Multipass Friction Stir Processing of Steel/SiC Nanocomposite: Assessment of Microstructure and Tribological Properties

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JMEPEG https://doi.org/10.1007/s11665-020-04947-y

Multipass Friction Stir Processing of Steel/SiC Nanocomposite: Assessment of Microstructure and Tribological Properties Mostafa Fotoohi Nezhad Khales, Seyed Abdolkarim Sajjadi, and Ata Kamyabi-Gol (Submitted June 6, 2019; in revised form May 7, 2020) A surface layer of steel/SiC nanocomposite was fabricated by multiple passes of friction stir processing (FSP) on a low-carbon steel. The characterization methods such as optical microscopy, field emission scanning electron microscopy, microhardness, and wear test were performed to obtain the microstructure and mechanical properties of the produced layers. The results revealed that the dispersion of nano-SiC particles is directly related to the FSP passes and that the superior scattering of the nanosized SiC particles is achieved at higher FSP passes. Nano-composite surface layers demonstrated an average microhardness value of  424 HV, which is  3.4 times higher than that of the as-received substrate. Moreover, ultra-fine submicron grains were formed by FSP due to the role of SiC particles as obstacles to grain growth. The produced surface-layer nanocomposite exhibited an outstanding enhancement in wear resistance in comparison with the FSPed sample without reinforcing particles. Keywords

friction stir processing, plain low-carbon steel, silicon carbide, surface nano-composite, wear resistance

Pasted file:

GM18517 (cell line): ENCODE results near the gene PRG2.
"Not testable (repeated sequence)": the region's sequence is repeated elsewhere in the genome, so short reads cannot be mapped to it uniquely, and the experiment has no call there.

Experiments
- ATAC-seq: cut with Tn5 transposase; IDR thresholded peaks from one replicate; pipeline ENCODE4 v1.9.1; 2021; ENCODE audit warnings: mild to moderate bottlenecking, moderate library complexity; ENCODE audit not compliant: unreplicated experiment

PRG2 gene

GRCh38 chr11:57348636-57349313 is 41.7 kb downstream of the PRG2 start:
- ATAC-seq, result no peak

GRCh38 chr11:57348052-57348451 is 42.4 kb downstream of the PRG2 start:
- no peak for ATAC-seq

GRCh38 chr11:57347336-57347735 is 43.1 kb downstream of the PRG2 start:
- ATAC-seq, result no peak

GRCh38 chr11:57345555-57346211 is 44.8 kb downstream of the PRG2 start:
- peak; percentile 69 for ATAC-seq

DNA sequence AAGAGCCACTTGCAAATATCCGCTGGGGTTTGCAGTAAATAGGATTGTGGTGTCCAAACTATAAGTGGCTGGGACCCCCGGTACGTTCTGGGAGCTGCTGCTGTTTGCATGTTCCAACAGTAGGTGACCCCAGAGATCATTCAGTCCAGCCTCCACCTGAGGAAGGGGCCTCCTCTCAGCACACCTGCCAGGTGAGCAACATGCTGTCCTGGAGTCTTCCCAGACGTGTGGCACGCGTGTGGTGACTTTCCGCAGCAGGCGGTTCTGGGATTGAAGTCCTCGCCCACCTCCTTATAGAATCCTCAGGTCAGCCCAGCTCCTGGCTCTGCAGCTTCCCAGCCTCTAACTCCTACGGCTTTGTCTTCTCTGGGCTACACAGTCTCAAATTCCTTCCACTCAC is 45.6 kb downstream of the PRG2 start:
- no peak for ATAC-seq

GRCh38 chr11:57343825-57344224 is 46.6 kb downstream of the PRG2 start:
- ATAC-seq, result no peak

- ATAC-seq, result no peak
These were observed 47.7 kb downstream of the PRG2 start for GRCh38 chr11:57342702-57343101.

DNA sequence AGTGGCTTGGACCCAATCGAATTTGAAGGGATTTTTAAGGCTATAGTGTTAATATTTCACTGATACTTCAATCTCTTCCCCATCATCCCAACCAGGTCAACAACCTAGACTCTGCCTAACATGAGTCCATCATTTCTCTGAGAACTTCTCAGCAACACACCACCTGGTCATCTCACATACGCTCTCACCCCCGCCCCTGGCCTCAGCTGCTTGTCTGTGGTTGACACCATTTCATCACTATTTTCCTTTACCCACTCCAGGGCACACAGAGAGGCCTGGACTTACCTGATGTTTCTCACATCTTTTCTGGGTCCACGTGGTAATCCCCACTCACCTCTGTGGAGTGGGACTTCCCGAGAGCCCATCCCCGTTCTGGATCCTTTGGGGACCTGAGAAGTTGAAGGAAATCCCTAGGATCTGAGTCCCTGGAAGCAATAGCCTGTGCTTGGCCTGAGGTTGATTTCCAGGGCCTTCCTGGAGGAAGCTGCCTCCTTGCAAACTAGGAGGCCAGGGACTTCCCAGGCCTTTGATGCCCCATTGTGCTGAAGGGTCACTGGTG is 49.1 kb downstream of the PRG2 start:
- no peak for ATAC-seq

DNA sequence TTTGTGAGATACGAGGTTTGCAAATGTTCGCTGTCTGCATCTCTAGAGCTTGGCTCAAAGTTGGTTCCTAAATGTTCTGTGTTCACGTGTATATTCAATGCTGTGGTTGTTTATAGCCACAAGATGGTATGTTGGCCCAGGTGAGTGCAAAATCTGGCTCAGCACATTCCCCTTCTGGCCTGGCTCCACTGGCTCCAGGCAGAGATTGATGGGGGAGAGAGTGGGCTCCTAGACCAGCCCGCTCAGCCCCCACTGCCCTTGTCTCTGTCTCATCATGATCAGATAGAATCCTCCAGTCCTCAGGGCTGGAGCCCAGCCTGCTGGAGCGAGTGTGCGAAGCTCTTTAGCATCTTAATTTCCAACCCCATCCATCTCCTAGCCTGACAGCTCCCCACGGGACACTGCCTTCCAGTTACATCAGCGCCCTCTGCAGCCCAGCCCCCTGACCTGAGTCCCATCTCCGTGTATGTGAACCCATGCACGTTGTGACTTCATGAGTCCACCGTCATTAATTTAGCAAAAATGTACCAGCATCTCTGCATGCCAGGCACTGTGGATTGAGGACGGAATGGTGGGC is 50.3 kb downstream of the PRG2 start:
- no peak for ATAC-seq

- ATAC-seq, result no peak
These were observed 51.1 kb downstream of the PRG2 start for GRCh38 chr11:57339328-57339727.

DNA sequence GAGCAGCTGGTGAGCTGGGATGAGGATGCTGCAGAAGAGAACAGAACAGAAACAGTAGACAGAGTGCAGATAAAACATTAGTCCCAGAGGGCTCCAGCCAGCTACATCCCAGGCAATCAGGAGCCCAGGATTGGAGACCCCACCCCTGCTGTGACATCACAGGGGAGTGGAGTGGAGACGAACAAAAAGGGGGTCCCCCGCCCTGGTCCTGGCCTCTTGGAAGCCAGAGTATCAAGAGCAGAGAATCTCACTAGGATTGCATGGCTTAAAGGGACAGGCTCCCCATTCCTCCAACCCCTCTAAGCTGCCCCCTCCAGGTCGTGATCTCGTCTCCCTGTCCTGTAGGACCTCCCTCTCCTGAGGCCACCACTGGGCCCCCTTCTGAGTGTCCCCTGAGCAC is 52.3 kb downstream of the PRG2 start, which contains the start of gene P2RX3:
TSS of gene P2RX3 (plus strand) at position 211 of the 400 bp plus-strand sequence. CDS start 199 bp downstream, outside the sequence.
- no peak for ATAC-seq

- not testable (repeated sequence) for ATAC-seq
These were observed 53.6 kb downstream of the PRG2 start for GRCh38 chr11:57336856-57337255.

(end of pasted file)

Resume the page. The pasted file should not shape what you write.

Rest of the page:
1. Introduction Most engineering failures are caused by surface-related processes such as wear (Ref 1, 2), fatigue (Ref 3, 4), corrosion (Ref 5), thermal stress (Ref 6), or a combination of these processes (Ref 7, 8). Having a good understanding and a further improvement of the tribological properties of surfaces can increase the life expectancy of industrial parts (Ref 9, 10). The production of surface nanocomposite layers (SNLs) is an effective method to improve the overall wear resistance and mechanical properties of the materials without any detrimental effects on the bulk properties of materials such as toughness and ductility (Ref 11-15). Friction stir processing (FSP) is a relatively new solid-state processing technique for the fabrication of SNLs. In fact, FSP contributes efficaciously to the dispersion of nanoparticles and the breakdown of the agglomerated clusters (Ref 16). Moreover, FSP can also be used to refine microstructural properties of a material surface (Ref 17). FSP is performed using the same method as friction stir welding (FSW). During FSP, a nonconsumable, which is in most cases, a cylindrical tool with a specific geometry comprising a shoulder and a pin, plunges into the surface of the base material (Ref 18, 19). The rotational spinning motion of the tool generates thermal energy by the friction between the tool and the base material. As the input thermal energy increases, and as the temperature of the stir zone Mostafa Fotoohi Nezhad Khales, Seyed Abdolkarim Sajjadi, and Ata Kamyabi-Gol, Department of Metallurgical and Materials Engineering, Faculty of Engineering, Ferdowsi University of Mashhad, Mashhad,